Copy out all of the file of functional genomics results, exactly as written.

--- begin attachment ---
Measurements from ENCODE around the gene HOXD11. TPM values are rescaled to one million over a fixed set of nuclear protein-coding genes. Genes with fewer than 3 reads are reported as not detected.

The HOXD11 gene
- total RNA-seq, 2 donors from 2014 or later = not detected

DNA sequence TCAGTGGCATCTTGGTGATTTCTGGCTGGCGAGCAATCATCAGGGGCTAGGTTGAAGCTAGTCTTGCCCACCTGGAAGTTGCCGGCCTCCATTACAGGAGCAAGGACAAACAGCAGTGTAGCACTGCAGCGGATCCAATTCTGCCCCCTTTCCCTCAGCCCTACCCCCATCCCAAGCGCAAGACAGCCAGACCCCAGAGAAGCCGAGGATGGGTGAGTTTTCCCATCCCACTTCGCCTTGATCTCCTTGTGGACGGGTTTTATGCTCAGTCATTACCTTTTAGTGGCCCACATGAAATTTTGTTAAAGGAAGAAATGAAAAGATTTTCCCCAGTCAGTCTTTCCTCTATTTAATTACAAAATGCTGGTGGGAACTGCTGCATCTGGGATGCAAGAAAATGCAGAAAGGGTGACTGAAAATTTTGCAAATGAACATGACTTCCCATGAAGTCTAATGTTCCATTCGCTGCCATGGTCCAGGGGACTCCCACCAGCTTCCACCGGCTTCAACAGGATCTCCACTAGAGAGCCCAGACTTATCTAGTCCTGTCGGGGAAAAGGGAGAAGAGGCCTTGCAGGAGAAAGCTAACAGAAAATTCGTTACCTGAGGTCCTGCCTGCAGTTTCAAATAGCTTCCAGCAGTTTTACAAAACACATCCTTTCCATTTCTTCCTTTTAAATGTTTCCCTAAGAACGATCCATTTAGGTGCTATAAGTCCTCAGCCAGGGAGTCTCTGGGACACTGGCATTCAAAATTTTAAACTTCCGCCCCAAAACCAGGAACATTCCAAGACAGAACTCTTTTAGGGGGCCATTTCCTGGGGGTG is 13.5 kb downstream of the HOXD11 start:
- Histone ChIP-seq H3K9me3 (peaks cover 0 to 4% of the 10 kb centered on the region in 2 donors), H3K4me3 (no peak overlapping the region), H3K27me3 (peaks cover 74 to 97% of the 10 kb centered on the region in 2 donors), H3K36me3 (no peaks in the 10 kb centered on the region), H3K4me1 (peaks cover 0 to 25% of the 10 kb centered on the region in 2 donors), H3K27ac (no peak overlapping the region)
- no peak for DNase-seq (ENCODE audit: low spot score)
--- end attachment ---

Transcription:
Measurements from ENCODE around the gene HOXD11. TPM values are rescaled to one million over a fixed set of nuclear protein-coding genes. Genes with fewer than 3 reads are reported as not detected.

The HOXD11 gene
- total RNA-seq, 2 donors from 2014 or later = not detected

DNA sequence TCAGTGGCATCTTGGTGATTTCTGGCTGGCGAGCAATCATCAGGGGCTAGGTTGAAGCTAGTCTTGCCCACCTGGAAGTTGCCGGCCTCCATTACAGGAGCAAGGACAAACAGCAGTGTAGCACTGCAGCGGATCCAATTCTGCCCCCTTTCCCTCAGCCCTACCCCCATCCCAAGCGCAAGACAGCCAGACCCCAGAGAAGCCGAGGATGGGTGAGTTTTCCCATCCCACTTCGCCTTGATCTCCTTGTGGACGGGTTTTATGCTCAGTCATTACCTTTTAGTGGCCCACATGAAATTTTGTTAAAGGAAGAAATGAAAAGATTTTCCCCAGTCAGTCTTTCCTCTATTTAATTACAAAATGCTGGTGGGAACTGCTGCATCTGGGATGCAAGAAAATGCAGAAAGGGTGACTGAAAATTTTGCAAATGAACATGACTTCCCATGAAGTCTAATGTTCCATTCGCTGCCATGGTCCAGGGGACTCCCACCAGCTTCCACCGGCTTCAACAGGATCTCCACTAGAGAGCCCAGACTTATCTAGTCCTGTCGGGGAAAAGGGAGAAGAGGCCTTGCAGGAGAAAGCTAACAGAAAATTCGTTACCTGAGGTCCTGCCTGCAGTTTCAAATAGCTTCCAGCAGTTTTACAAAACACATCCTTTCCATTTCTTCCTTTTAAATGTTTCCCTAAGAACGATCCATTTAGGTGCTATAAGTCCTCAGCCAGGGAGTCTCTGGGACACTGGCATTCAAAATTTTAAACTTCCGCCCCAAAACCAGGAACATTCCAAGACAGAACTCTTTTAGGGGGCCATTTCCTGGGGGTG is 13.5 kb downstream of the HOXD11 start:
- Histone ChIP-seq H3K9me3 (peaks cover 0 to 4% of the 10 kb centered on the region in 2 donors), H3K4me3 (no peak overlapping the region), H3K27me3 (peaks cover 74 to 97% of the 10 kb centered on the region in 2 donors), H3K36me3 (no peaks in the 10 kb centered on the region), H3K4me1 (peaks cover 0 to 25% of the 10 kb centered on the region in 2 donors), H3K27ac (no peak overlapping the region)
- no peak for DNase-seq (ENCODE audit: low spot score)